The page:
Celebrating one hundred years

As Laurier’s 100th anniversary draws nearer, the university’s marketing and communication departments are filled with enthusiasm for the many celebrations taking place in the fall.

Tiffany Bradley, the manager of communications and marketing for the centennial celebration, outlined some of the key events for the fall, which feature a contrasting collection of academic, musical and social events.

A slew of guest speakers will be attending the university to deliver lectures, including interim Liberal party leader and former WLU chancellor Bob Rae on Sept. 22.

“He’s really popular with the students and he’s a great speaker,” said Bradley.
“He’s going to talk about Canada’s political landscape, specifically the changes to Canada’s foreign policy since Wilfrid Laurier’s term ended 100 years ago in 1911.

Bradley expects that most students will want to attend the student centennial celebrations, which will occur during homecoming weekend on Oct. 1.

Laurier’s centennial is also an opportunity to hold unique moments in the school’s history, including a joint meeting between the university’s board of governors and the seminary’s board of governors — an event that happens quite rarely.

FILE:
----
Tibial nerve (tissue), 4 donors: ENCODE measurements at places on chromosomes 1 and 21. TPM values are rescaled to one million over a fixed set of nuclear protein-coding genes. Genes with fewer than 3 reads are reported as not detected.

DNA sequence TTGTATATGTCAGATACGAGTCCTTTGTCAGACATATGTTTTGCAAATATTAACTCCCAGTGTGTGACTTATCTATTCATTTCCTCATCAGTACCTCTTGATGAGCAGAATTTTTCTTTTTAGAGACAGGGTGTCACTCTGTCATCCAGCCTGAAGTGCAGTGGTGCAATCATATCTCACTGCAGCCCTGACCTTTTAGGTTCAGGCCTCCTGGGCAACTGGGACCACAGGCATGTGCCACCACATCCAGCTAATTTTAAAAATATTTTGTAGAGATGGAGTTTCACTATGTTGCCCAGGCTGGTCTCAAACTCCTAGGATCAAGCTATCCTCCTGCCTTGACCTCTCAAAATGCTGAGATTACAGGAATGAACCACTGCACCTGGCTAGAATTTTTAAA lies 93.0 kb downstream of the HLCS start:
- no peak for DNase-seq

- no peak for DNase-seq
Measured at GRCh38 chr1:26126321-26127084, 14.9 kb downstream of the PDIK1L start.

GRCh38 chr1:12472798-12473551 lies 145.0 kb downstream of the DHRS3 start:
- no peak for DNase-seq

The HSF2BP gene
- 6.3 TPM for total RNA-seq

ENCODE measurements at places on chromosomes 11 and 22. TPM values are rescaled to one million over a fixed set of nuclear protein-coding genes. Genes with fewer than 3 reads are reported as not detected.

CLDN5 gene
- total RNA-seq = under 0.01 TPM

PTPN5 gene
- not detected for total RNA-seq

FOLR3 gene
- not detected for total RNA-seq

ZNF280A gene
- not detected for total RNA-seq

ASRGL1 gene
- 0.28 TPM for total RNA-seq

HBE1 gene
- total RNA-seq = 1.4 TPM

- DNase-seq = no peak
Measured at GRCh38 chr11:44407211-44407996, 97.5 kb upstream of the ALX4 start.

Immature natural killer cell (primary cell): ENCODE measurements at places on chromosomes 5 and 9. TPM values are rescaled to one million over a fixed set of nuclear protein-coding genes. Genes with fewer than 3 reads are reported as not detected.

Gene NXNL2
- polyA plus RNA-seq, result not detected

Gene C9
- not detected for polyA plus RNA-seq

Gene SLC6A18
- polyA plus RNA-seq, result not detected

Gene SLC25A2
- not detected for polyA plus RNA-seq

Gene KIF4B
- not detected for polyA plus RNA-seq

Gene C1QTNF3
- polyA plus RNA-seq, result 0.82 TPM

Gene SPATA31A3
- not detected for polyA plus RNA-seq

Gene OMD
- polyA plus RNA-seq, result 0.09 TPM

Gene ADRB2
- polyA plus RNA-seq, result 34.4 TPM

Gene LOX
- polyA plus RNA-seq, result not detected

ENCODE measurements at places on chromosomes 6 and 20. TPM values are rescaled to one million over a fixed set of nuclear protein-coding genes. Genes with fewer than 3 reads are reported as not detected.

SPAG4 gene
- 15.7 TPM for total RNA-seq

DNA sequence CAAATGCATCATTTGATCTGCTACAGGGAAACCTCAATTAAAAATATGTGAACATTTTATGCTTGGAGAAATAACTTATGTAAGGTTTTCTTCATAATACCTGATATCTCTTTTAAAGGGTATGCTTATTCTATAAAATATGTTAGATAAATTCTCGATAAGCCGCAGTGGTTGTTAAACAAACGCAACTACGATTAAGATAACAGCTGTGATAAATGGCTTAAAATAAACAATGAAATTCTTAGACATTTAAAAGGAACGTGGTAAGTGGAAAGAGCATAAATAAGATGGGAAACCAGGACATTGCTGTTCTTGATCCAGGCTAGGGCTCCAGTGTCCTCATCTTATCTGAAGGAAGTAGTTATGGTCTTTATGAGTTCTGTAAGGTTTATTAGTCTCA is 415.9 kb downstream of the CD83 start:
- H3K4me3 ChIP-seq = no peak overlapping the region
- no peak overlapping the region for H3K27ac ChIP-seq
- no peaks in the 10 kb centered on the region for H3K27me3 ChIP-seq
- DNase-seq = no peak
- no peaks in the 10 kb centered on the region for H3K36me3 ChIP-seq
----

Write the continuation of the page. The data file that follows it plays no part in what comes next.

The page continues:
“It’s actually a very historic moment,” explained Kevin Crowley, Laurier’s director of communication and public affairs.

“The seminary is an independent college within the university. They have their own board of governors … so they’re going to be having a joint meeting on the 23rd [of September].”

“And the seminary board will also be voting to re-establish its connection with the university,” added Crowley.

Crowley also expressed with great satisfaction that many aspects of the centennial celebrations will be reaching out and involving the greater Waterloo community, as well as increasing Laurier’s visibility.

“We’ve just gotten approval to place some banners on hydro poles along the roads,” Crowley said. “We’re just waiting for that permit to come in right now, but it’s going to look great.”

Though Crowley and Bradley admitted that due to its younger age, Laurier can occasionally be seen as a “spring chicken” compared to other schools. They also expressed optimism that the exposure of the centennial celebrations would raise Laurier’s profile in the greater academic community.

“People are noticing and asking questions,” Bradley affirmed. “I received an email from someone in Australia telling us how great the website looked.”

Since the launch of the centennial website in the fall of 2010, Bradley and Crowley have noted an overwhelming amount of traffic flowing to the website.
“The highest visit was 12,000 unique in one day,” said Bradley, who noted that they run analytics on the site. “So that’s huge.”

“It’s great because these visitors aren’t going to the site for academic information or info for prospective students — it is literally just for our centennial.”